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NYC’s oldest bathhouse, long abandoned, could be remade for public use

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The Baruch Bathhouse on the Lower East Side is being eyed for redevelopment

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After over 40 years of abandonment, the city’s first public bathhouse may be reactivated for public use. At the Lower East Side’s Community Board 3 subcommittee for parks meeting on March 15, the Parks Department, who controls the bathhouse site, discussed issuing a Request for Expressions of Interest for the site, the Lo-Down reports. The RFEI is intended to get the ball rolling on redeveloping the property, which has been closed to the public since 1975.

The Parks Department hasn’t advanced any ideas about how it would like the site to be reactivated, but the Lower East Side community has made its wishes clear that it wants to see the former bathhouse become a community center. But after sitting unused for so many years, the building may be beyond repair. A 2001 inspection of the site at 326 Delancey Street by the New York City Housing Authority, who controls the Baruch Houses surrounding the property, determined that the building suffers from serious structural insufficiencies as well as mold and flooding in the basement.

The most likely course of action, a parks representative told the subcommittee last week, would be to demolish the building at a cost of $2 million. “Based on the 2001 inspection, we believe that’s probably what needs to be done,” Deputy Parks Commissioner Alyssa Konon said of demolishing the building. “However, if somebody wants to respond with some ideas around either restoring the building, or building on the historical elements there, of course, we’re open to that.”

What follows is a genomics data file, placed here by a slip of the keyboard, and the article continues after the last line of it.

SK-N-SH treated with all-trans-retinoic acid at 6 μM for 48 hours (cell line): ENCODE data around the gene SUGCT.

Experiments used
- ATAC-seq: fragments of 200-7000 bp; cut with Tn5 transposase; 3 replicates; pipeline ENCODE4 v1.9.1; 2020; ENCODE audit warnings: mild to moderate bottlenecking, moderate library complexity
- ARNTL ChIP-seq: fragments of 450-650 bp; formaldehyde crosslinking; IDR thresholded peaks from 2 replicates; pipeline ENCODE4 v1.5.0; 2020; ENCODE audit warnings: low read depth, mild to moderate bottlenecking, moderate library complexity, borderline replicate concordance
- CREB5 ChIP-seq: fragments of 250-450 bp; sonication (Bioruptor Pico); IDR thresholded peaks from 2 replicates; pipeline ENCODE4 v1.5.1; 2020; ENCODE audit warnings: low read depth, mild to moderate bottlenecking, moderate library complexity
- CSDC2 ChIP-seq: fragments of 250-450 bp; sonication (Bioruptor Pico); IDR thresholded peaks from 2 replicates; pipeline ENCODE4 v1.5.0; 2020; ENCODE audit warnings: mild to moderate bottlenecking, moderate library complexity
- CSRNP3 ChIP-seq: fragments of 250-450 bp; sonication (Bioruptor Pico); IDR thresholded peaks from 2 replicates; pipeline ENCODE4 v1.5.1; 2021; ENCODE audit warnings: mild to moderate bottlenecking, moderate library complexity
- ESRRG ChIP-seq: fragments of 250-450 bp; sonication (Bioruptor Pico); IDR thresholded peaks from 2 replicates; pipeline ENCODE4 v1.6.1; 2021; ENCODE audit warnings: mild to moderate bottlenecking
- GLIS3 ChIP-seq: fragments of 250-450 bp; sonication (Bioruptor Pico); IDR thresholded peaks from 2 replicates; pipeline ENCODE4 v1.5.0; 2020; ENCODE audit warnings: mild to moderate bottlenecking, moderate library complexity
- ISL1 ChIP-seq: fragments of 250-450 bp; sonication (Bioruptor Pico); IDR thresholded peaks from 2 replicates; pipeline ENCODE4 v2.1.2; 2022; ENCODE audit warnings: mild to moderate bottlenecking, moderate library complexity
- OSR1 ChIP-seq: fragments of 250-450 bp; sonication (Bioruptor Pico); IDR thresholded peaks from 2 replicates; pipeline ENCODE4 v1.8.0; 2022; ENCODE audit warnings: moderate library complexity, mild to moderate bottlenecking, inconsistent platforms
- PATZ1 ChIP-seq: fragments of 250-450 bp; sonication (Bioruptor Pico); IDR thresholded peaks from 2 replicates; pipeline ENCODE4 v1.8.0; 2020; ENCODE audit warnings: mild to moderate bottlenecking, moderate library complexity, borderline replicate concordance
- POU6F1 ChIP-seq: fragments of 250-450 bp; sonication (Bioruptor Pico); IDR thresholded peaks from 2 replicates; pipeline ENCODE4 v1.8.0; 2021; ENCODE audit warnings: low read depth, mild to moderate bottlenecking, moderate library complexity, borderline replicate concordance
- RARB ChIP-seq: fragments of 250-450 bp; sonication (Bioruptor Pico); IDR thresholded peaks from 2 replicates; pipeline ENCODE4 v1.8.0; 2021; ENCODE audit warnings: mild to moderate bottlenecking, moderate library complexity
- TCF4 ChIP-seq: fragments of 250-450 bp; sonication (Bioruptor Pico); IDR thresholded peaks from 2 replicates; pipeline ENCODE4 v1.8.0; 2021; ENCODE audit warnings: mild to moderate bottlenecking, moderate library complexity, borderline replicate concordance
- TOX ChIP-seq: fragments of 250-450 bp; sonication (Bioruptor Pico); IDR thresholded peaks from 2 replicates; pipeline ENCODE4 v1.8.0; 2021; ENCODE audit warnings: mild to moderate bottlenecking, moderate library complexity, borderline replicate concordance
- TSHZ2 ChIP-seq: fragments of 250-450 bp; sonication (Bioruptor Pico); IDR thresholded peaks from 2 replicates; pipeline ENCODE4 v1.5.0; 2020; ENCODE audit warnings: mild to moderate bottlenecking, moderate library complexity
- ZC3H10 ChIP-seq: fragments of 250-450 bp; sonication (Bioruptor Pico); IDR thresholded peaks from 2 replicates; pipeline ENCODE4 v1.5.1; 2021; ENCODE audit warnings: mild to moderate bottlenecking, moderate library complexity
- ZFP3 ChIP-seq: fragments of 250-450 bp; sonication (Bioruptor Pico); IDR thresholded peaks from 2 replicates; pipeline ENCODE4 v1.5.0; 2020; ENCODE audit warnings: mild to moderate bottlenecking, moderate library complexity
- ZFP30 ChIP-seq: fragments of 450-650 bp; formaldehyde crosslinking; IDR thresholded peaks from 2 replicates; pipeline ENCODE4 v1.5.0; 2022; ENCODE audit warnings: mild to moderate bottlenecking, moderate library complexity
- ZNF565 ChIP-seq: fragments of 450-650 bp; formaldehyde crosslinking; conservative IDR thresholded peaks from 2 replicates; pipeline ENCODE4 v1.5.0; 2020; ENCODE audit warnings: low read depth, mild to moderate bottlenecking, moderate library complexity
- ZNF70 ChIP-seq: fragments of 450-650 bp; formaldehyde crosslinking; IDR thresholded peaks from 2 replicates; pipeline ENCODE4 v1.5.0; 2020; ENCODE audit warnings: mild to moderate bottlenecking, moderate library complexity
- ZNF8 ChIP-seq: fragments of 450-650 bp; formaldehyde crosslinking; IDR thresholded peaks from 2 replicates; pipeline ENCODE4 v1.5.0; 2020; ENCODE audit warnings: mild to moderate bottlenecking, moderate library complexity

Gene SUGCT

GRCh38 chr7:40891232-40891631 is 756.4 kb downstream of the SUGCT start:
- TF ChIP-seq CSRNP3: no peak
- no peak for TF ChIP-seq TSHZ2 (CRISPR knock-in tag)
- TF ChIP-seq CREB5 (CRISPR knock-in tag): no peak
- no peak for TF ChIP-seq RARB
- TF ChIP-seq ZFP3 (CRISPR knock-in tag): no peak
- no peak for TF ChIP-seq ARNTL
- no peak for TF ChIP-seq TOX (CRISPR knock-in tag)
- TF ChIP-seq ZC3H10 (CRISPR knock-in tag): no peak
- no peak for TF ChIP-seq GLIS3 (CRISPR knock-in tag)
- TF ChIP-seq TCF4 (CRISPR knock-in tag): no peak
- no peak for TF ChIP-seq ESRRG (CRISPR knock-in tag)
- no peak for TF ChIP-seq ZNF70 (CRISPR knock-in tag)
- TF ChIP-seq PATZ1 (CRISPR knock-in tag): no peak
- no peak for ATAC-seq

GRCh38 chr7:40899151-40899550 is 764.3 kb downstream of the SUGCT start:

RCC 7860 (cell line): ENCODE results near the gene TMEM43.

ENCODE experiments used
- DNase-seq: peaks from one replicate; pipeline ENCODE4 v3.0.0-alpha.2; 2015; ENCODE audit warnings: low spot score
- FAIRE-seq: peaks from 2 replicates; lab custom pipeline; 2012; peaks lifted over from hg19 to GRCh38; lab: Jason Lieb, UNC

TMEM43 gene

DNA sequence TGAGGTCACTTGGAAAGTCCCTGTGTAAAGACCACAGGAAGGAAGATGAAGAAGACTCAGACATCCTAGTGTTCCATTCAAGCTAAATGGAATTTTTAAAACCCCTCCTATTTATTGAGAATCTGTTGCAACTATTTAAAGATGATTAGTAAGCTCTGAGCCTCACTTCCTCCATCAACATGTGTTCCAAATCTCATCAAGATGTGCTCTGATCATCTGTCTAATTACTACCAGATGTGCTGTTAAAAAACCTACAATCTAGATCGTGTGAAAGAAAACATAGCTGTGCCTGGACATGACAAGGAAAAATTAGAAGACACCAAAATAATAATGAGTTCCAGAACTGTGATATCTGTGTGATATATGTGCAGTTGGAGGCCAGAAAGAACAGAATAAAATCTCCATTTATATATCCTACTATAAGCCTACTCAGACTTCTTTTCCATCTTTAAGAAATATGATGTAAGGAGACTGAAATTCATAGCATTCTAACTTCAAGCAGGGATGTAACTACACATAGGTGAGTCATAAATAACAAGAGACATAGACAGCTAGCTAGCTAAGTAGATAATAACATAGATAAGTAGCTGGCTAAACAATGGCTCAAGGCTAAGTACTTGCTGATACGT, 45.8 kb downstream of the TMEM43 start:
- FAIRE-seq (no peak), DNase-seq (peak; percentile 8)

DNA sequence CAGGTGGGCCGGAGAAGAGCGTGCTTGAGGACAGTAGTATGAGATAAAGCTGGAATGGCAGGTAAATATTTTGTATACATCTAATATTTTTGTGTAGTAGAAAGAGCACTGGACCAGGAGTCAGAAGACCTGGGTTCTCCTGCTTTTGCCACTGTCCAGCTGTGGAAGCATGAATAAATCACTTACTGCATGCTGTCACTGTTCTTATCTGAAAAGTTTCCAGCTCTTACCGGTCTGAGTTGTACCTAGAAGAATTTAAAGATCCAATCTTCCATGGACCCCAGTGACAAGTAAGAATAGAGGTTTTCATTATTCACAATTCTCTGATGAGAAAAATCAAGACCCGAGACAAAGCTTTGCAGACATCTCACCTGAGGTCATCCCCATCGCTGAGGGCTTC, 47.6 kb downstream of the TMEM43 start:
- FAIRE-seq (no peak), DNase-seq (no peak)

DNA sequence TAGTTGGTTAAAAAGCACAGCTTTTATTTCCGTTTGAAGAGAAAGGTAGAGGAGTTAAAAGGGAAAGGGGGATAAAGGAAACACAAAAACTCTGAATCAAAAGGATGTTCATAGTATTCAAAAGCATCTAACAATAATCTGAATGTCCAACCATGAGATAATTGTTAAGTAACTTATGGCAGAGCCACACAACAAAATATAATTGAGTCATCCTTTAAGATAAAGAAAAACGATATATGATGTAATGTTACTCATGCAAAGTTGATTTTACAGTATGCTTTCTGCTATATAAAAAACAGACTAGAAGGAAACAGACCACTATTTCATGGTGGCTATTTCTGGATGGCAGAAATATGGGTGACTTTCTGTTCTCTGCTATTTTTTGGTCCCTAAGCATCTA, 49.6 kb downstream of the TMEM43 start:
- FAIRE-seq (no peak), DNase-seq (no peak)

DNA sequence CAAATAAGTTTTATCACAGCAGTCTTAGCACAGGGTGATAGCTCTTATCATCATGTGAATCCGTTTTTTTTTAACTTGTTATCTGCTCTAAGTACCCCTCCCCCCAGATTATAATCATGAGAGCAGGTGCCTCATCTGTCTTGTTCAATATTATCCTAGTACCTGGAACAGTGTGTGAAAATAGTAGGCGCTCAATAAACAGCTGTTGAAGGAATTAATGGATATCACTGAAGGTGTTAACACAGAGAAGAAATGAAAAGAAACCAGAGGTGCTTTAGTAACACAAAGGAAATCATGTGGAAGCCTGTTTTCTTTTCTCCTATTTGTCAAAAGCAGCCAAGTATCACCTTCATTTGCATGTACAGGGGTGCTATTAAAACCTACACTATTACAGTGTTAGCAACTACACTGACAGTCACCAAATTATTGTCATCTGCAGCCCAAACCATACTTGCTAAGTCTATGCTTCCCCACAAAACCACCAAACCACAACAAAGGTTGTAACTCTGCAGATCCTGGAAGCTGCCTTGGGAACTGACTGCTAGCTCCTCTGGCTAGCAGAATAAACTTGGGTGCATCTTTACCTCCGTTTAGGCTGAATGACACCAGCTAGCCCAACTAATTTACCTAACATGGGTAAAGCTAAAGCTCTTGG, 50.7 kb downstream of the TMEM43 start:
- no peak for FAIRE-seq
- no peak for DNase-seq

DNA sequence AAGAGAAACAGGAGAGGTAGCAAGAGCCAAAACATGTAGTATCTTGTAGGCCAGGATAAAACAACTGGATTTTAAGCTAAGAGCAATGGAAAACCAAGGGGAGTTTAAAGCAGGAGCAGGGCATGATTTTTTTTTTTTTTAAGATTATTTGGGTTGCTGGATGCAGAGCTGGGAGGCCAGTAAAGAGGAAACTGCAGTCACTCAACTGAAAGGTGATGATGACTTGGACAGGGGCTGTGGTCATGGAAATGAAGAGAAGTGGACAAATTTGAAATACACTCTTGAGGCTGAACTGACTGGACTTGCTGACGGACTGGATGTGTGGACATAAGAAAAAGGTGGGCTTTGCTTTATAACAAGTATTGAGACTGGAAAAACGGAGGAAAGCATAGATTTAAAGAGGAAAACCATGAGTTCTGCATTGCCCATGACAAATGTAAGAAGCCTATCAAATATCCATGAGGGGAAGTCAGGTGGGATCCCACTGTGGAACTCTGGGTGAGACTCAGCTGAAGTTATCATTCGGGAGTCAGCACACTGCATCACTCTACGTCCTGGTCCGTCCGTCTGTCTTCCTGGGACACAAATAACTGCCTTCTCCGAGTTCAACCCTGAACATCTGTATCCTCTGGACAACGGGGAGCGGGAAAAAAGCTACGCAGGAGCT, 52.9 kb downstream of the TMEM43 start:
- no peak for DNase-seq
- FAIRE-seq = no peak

Baruch Houses resident and founder of Good Old Lower East Side (GOLES) Damaris Reyes suggested creating a stakeholder committee that could be designated by the community board that would help guide the property’s redevelopment with meaningful input from the community. “You could go a long way towards soothing some of the fears and making sure that the community is happy with the (outcome),” Reyes said.

Once applications are received through the RFEI, which is expected to go out in three weeks, the department will return to CB3 to vet the options. If the proposals are warranting, a Request For Proposals will be issued.